</wsa:EndpointReference>
</AttributeValue>
</Attribute>
</AttributeStatement>

There are some minor syntactic differences in the SAML 1.x version:

<AttributeStatement
xmlns="urn:oasis:names:tc:SAML:1.0:assertion">
<Subject>
<NameIdentifier Format="urn:liberty:iff:nameid:federated">
d0CQF8elJTDLmzE0
</NameIdentifier>
</Subject>
<Attribute AttributeName="DiscoveryEPR" AttributeNamespace="urn:liberty:disco:2005-11">
<AttributeValue>
<wsa:EndpointReference>
<wsa:Address>https://example.com/disco/</wsa:Address>
<wsa:Metadata>
<Abstract>
The Principal’s Discovery Service Resource
</Abstract>
<ServiceType>urn:liberty:disco:2005-11</ServiceType>
<ProviderID>http://example.com/</ProviderID>
<SecurityContext>
<SecurityMechID>urn:liberty:security:2005-02:TLS:bearer</SecurityMechID>
<sec:Token ref="..." usage="urn:liberty:security:tokenusage:2005-11:SecurityToken" />
</SecurityContext>
</wsa:Metadata>
</wsa:EndpointReference>
</AttributeValue>
</Attribute>
</AttributeStatement>

Such an attribute gives you everything you need to invoke the Discovery Service on behalf of a principal – its location (https://example.com/disco/ in the examples above) and a token representing the principal – and it can be carried via WS-Federation just as easily as SAML.

It’s up to vendors to make this work. If ADFS can be customized/extended to provide the above SAML attribute in a WS-Federation SSO then other vendors’ products can consume it. No further specification or standardization is required, since, again, WS-Federation allows any token as its payload and ID-WSF doesn’t care about the SSO mechanism as long as the token carries the Discovery Service EPR.

Which brings us round to the original question – “what would it take for you to get Liberty Alliance to embrace the WS-Federation specification”. I believe this is moot, since, as I have shown, SSO is orthogonal to Liberty’s current activities. SAML 2.0, WS-Federation, come one, come all.

Finally, yes, I agree – “having federation capabilities built directly into an operating system is liberating” – it would have been even more liberating had Microsoft adopted the federation standard agreed long ago by the rest of the industry and built SAML 2.0 into the operating system. However, we live in the real world and work to satisfy our customers’ requirements. You will see WS-Federation support in future versions of our products – in fact, we’ve already done a PoC showing WS-Federation.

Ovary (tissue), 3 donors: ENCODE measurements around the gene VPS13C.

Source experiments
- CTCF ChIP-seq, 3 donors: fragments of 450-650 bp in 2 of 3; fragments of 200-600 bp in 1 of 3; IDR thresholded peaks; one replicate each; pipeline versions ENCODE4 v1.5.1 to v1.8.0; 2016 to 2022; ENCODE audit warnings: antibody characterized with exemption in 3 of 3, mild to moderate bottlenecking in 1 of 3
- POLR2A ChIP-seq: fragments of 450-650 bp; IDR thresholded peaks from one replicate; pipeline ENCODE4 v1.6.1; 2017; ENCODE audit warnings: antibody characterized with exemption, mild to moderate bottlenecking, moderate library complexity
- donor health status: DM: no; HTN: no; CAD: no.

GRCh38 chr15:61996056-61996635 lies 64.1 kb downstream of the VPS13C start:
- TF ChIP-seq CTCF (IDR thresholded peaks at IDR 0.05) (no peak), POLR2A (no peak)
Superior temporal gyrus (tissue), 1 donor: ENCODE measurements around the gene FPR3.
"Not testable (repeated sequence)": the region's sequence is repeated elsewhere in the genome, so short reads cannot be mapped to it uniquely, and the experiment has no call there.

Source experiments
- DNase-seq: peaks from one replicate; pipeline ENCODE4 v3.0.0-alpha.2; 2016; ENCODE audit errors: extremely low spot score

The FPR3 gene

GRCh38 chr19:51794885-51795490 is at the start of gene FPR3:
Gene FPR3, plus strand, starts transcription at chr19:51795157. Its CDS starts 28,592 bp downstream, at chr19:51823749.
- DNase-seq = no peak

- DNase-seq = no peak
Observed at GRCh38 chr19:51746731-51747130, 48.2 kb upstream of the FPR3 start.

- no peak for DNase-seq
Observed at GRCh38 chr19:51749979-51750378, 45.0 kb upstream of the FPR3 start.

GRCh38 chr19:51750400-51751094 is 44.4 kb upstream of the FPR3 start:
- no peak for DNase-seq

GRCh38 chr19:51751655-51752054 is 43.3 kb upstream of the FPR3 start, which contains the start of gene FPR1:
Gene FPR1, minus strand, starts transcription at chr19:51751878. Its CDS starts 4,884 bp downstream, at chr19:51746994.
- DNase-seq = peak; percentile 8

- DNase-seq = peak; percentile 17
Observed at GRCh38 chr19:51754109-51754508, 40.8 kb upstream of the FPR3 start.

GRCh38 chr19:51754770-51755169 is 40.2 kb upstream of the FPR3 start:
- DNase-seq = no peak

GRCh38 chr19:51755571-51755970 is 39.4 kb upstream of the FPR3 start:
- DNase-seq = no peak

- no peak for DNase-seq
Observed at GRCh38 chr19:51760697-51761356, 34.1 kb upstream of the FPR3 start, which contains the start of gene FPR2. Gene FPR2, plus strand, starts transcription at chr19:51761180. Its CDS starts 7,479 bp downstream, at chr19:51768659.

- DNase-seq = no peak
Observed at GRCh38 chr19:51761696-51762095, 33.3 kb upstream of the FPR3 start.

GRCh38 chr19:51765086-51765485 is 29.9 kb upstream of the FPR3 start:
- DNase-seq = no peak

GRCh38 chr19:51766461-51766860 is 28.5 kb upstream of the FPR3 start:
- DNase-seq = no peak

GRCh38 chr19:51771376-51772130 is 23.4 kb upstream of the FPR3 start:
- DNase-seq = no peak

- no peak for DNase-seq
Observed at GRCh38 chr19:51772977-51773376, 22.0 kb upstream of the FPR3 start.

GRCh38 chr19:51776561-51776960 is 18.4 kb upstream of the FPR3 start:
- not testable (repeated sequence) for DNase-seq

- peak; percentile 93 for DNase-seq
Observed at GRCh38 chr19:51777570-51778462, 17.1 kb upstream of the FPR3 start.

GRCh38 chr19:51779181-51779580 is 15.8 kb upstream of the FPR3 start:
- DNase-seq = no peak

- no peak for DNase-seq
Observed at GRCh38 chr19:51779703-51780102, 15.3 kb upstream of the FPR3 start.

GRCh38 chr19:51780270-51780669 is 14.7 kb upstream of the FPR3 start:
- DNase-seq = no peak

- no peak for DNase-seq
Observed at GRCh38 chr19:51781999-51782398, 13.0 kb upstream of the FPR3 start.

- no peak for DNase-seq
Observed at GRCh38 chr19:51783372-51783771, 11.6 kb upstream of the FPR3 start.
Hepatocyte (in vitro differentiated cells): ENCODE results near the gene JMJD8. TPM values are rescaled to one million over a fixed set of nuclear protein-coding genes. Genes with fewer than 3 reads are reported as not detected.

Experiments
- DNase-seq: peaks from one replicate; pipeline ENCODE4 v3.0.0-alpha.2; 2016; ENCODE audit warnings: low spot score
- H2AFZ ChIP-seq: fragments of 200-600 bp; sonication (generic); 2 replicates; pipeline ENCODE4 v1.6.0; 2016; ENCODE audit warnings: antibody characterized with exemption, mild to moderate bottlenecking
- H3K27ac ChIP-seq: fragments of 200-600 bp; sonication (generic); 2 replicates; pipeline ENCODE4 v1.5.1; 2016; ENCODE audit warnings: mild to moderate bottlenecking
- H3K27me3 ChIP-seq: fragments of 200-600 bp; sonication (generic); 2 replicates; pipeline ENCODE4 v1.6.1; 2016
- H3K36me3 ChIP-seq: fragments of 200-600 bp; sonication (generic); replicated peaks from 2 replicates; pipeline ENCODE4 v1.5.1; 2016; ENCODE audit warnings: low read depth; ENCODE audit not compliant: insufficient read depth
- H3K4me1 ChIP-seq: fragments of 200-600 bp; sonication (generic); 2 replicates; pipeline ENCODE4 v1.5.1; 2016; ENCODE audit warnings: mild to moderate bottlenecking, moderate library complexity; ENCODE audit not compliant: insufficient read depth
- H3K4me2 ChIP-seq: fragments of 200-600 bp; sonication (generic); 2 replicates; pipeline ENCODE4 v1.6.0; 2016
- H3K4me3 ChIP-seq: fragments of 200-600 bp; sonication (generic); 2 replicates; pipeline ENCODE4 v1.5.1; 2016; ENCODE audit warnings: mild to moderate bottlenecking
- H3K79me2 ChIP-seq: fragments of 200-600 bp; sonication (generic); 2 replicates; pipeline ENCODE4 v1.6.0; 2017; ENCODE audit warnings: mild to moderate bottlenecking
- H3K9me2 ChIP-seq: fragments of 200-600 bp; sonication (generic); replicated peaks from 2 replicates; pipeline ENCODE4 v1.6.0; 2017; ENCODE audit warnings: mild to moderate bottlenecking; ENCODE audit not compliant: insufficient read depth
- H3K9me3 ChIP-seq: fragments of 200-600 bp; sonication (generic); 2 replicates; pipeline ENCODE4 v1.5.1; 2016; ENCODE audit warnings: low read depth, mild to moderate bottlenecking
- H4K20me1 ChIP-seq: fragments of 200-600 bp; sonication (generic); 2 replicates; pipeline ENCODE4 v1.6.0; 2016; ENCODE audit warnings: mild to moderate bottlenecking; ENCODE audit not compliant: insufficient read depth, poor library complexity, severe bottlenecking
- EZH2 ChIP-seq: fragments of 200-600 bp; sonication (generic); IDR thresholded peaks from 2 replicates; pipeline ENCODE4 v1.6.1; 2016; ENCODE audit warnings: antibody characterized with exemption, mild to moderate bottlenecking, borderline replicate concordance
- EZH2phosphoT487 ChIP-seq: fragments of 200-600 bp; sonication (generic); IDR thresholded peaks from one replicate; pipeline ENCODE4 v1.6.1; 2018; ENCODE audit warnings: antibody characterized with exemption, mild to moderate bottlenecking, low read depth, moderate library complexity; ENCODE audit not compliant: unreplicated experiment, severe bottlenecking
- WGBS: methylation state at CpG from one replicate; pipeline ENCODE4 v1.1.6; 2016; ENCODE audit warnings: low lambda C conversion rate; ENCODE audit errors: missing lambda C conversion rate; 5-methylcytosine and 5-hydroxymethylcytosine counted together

Solaris 10 /etc/hosts gotcha

Often, when I’m setting up a test system or a demo, I’ll use bogus fully qualified domain names (FQDNs), adding entries to /etc/hosts (which is nowadays a symbolic link to /etc/inet/hosts). Today, I was setting up federation; my identity provider (IdP) is at amdemo.example.com and my service provider (SP) is at fmdemo.partner.com. I set up the IdP, appending amdemo.example.com to the line in /etc/hosts that said 192.168.1.31 amdemo and all was well – I could browse to amdemo.example.com and see Access Manager.

On to the SP. I do the same thing, appending fmdemo.partner.com to the line in /etc/hosts that contains fmdemo, browsing to fmdemo.partner.com and… I get some site on the internet. Hmmm. Check /etc/nsswitch.conf – it tells me that it will check files (i.e. /etc/hosts) before DNS. Hmmm. If I comment out the nameserver from /etc/resolv.conf, I can browse to fmdemo.partner.com and see Federation Manager. Strange.

After much man page reading, the answer is… /etc/inet/ipnodes. It turns out that, even if you don’t choose IPv6 support, Solaris 10 will read /etc/inet/ipnodes before /etc/hosts and, if there is no ipnodes value, then go to DNS. So, the answer is to copy the relevant line from /etc/hosts to /etc/inet/ipnodes. I do that and, hey presto, I can see Federation Manager at fmdemo.partner.com!

The key here is the comment in /etc/nsswitch.conf that says

# Note that IPv4 addresses are searched in all of the ipnodes databases
# before searching the hosts databases.

So, with these lines in /etc/nsswitch.conf:

hosts:      files dns
ipnodes:    files dns

The search order is: /etc/inet/ipnodes, DNS, /etc/inet/hosts then DNS again.

This has actually bitten me before. I’m blogging it this time to increase my chances of actually remembering it.